People visit the opening of a big Christmas market at the Westfield Centro shopping mall in Oberhausen, Germany, Friday, Nov. 12, 2021. Some Christmas markets will allow only vaccinated and recovered or tested visitors due to the coronavirus pandemic. AP
The EU's most populous country officially recorded 50,196 new cases over 24 hours to Thursday -- the first time the figure has exceeded 50,000.
On Saturday, the Robert Koch Institut (RKI) health agency reported 45,081 more cases with 228 deaths over the previous 24 hours.
"I am very concerned by the situation," Merkel said in a weekly podcast.
"We face difficult weeks. We need a national effort... to break the difficult autumn and winter wave of the pandemic.
"If we show solidarity, if we think about protecting ourselves and taking care of others, we can spare our country a great deal this winter," she said.
Infections and deaths have been climbing steeply since mid-October, in an outbreak blamed on Germany's relatively low vaccination rate of just over 67 percent.
Merkel told those refusing jabs "to reflect" on their position and agree to be inoculated against Covid-19.
She also backed a third dose saying it was a "real chance to break this major wave".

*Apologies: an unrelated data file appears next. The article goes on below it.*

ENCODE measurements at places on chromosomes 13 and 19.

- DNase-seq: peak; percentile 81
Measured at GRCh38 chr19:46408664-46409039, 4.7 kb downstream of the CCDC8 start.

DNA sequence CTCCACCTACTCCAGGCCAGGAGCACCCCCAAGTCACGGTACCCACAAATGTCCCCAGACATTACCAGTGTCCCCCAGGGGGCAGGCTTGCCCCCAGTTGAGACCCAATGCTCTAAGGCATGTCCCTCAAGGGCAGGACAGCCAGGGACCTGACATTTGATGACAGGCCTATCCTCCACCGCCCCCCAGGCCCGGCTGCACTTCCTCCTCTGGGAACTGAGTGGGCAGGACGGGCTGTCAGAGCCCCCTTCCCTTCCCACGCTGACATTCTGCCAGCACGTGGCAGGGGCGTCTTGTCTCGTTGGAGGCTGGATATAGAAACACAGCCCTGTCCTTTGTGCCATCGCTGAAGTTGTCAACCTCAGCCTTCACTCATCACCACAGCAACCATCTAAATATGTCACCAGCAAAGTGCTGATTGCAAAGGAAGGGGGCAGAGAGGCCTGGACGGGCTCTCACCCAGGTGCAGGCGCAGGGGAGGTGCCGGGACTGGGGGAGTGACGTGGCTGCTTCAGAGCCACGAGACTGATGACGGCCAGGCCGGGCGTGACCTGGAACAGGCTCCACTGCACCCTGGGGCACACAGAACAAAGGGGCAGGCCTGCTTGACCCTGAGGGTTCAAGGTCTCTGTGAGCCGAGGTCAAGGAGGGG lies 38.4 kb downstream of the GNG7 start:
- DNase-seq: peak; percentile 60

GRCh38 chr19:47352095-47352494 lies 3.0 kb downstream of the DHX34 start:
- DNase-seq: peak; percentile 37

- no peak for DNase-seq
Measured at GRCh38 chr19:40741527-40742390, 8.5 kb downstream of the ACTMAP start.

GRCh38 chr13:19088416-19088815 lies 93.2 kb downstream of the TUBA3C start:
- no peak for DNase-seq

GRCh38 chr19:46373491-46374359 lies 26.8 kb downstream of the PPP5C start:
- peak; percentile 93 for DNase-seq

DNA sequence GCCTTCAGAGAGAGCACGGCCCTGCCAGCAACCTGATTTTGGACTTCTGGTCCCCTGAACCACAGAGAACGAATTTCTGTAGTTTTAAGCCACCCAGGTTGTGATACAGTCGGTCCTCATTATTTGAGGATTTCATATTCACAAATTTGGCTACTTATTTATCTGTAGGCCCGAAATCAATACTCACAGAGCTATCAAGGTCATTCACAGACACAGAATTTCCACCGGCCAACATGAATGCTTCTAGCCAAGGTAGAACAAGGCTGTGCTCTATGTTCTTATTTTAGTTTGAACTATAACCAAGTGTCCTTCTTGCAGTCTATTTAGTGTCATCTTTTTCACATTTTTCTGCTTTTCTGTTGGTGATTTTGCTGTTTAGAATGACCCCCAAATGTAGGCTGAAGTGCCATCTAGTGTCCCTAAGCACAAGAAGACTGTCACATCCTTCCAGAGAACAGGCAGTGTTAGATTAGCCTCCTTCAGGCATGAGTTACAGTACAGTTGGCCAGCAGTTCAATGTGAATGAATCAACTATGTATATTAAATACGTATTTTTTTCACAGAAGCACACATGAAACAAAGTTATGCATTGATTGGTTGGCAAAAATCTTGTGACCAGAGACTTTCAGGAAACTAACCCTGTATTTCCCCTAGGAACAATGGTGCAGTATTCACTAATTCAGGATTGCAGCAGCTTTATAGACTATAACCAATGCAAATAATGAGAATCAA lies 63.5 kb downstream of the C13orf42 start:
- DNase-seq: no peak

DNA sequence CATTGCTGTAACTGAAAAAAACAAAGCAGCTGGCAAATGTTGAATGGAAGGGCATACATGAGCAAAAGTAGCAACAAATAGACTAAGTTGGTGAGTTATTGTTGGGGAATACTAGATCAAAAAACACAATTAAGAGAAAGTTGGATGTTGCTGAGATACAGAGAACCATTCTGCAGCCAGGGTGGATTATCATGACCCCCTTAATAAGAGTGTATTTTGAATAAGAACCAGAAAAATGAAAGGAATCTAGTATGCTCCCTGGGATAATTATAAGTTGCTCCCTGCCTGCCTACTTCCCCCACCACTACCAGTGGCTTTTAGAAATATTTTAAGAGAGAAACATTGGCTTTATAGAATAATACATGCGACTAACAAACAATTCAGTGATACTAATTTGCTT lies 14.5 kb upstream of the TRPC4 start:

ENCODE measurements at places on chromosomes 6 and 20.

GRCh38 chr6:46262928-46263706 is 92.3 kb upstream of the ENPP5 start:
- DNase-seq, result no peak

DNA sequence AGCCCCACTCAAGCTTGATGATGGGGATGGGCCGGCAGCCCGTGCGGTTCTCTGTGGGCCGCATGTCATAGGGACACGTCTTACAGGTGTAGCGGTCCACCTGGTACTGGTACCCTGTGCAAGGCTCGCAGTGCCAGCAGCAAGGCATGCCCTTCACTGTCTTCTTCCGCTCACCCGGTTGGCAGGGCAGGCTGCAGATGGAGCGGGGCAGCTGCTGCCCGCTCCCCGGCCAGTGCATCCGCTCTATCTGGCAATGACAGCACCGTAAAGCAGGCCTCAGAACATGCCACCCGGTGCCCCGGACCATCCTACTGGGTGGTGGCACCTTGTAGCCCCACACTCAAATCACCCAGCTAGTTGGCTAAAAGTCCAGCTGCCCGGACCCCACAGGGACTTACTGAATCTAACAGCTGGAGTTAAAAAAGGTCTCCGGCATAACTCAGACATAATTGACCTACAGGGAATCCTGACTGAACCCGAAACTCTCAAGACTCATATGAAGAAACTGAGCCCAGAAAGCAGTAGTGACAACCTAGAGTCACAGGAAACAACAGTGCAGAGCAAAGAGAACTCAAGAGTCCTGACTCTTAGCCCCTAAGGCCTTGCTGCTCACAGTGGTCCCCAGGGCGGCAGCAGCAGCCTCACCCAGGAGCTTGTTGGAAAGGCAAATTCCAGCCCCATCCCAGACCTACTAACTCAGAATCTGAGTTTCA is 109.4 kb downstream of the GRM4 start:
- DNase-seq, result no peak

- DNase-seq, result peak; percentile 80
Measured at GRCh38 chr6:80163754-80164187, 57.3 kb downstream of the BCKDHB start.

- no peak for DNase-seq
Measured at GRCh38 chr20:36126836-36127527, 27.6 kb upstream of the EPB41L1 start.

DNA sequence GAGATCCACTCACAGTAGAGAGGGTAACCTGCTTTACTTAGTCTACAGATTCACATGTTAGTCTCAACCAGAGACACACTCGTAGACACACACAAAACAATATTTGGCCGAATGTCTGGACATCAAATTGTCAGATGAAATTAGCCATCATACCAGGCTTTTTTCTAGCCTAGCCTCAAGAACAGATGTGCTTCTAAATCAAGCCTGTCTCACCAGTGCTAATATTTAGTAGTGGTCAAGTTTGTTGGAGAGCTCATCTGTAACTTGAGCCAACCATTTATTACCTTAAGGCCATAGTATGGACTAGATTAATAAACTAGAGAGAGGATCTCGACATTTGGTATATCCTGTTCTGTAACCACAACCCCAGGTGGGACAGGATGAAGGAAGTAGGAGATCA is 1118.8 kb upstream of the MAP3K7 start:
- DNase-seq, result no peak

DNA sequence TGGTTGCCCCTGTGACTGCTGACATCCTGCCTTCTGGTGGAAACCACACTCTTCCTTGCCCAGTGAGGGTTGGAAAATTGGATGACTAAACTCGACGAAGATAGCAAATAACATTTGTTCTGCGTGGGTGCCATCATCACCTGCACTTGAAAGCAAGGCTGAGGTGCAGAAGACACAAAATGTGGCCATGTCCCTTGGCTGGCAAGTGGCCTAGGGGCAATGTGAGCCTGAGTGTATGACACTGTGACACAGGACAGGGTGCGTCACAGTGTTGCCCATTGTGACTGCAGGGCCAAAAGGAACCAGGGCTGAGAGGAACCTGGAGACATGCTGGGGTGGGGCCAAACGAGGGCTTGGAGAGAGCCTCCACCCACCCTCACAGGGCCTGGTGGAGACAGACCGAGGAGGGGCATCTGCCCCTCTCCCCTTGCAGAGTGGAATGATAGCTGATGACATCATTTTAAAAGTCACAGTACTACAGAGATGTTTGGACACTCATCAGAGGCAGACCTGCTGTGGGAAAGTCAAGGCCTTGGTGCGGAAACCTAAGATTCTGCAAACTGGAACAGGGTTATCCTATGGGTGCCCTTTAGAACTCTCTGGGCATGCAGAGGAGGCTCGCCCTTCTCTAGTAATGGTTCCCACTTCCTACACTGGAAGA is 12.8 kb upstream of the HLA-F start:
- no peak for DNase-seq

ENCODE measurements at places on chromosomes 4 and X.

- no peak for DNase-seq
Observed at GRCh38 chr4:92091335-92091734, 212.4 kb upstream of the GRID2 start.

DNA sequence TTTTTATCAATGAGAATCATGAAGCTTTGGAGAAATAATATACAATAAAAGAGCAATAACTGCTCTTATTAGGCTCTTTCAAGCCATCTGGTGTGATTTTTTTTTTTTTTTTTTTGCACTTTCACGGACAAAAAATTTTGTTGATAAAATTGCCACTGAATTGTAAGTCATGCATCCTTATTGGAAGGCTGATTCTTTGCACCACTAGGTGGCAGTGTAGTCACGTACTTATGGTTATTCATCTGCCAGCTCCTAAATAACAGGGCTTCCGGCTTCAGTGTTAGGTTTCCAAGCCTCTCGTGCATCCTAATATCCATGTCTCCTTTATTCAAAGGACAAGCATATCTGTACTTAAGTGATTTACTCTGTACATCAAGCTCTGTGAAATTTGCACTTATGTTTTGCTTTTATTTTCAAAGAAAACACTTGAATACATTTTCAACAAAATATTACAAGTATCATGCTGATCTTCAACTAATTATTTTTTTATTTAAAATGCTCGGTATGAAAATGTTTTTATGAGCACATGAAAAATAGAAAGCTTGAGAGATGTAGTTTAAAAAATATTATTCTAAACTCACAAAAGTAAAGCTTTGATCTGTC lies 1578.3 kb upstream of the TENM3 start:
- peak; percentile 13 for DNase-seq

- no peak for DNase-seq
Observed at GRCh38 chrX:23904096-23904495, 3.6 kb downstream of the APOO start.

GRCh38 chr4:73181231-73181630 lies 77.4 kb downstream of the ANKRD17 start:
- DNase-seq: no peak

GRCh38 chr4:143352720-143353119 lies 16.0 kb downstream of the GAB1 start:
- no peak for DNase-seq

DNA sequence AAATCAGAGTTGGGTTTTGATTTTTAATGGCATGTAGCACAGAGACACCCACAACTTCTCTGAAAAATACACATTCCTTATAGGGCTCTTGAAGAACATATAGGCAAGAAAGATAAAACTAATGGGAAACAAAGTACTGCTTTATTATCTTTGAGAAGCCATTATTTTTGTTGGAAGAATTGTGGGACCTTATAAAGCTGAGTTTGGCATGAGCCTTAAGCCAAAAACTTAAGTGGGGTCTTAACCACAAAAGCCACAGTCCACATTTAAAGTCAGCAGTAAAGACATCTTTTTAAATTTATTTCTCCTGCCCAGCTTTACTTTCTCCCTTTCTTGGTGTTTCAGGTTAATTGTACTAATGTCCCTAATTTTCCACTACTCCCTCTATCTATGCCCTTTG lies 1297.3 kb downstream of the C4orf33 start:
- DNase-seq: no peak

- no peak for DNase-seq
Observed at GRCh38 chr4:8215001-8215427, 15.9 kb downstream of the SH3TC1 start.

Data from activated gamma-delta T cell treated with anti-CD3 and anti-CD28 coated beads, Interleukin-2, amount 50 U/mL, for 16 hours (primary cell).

The country's likely next leader Olaf Scholz this week demanded new restrictions to combat the record surge in infections.
The measures proposed by the incoming coalition parties include restricting access to certain facilities to those who are vaccinated or have recovered from the disease.
They also want to tighten testing requirements at workplaces and reintroduce free rapid antigen tests, a measure that had been in place over the summer but was abandoned in mid-October.
The proposals will be scrutinised by the Bundestag lower house of parliament this week and are expected to come into force at the end of the month.
Merkel said it was "urgent" that the federal government and regions take a "unified approach" and agree a threshold for when new measures need to be imposed.
Hospitals in some regions are already overwhelmed, especially in the east, and have started transferring patients to less affected regions.
Several of the worst-hit states, including Saxony, Bavaria and Berlin, have introduced new restrictions on unvaccinated people at most indoor public venues.